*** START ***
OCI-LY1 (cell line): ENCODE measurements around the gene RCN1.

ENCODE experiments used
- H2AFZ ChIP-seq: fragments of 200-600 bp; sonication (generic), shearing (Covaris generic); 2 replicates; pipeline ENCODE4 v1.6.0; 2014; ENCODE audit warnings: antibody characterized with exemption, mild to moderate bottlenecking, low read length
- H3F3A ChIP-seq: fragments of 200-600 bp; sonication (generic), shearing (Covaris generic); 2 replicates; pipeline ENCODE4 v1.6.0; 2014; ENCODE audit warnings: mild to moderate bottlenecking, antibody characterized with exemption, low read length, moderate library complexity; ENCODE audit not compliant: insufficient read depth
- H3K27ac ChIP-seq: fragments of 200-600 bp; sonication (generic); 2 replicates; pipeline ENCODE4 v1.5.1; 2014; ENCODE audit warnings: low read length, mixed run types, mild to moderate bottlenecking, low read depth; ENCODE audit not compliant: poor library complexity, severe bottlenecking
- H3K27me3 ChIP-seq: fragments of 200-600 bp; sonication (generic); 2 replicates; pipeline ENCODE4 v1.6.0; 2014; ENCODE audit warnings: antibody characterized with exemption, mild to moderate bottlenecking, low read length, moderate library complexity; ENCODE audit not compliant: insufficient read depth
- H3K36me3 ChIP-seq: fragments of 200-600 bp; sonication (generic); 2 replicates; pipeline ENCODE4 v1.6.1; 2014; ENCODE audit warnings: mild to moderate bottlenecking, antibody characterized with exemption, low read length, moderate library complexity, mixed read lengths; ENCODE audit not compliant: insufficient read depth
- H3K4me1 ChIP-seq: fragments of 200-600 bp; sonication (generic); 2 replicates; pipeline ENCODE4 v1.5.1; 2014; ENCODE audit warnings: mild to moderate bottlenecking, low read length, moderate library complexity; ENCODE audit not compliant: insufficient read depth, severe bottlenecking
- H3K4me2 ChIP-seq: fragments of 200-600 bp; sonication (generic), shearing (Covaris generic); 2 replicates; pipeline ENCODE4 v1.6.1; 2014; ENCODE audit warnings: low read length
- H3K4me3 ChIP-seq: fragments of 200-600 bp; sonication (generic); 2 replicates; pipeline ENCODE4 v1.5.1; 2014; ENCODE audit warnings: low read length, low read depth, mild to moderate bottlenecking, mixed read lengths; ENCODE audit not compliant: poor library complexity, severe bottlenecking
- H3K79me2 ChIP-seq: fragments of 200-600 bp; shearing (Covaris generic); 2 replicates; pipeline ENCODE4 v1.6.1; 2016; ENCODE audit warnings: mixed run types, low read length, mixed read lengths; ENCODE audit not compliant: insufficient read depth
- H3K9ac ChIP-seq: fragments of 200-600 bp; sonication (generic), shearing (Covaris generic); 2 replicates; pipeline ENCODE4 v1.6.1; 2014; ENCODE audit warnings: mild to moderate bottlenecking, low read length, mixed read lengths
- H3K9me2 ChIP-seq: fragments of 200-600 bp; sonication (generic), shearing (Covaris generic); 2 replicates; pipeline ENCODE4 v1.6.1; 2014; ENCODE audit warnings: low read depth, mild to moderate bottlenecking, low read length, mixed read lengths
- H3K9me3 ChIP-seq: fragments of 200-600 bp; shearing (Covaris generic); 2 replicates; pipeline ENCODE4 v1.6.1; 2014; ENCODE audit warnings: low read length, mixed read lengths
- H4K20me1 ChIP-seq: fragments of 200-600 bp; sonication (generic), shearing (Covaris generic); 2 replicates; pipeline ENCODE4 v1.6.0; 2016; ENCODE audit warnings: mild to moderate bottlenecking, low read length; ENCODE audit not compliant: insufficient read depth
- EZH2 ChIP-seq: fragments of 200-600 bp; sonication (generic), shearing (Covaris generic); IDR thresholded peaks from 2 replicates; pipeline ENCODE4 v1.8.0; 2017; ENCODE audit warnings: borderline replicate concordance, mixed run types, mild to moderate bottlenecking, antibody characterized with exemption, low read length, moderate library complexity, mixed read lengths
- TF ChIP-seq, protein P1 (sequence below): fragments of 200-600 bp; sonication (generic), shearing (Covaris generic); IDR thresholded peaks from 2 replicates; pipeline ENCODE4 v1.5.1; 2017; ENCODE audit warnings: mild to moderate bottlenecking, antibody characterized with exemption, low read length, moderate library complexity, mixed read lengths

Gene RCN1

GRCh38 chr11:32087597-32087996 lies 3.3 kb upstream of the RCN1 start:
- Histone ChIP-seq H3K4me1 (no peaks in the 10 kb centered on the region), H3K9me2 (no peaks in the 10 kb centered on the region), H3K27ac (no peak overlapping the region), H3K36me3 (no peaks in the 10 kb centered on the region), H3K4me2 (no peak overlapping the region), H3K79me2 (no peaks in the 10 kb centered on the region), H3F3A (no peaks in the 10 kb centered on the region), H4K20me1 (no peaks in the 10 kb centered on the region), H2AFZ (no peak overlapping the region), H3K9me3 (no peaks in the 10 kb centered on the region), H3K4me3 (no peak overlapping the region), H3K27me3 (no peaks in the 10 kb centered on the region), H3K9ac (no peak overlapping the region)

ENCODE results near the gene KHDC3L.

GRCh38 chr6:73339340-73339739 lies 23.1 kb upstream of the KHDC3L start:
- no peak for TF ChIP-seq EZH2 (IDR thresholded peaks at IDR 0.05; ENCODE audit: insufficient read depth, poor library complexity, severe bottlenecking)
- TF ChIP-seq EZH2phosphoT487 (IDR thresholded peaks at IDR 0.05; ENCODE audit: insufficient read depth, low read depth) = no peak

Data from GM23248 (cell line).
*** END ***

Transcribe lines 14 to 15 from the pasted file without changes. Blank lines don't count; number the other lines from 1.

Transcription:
- H3K9me3 ChIP-seq: fragments of 200-600 bp; shearing (Covaris generic); 2 replicates; pipeline ENCODE4 v1.6.1; 2014; ENCODE audit warnings: low read length, mixed read lengths
- H4K20me1 ChIP-seq: fragments of 200-600 bp; sonication (generic), shearing (Covaris generic); 2 replicates; pipeline ENCODE4 v1.6.0; 2016; ENCODE audit warnings: mild to moderate bottlenecking, low read length; ENCODE audit not compliant: insufficient read depth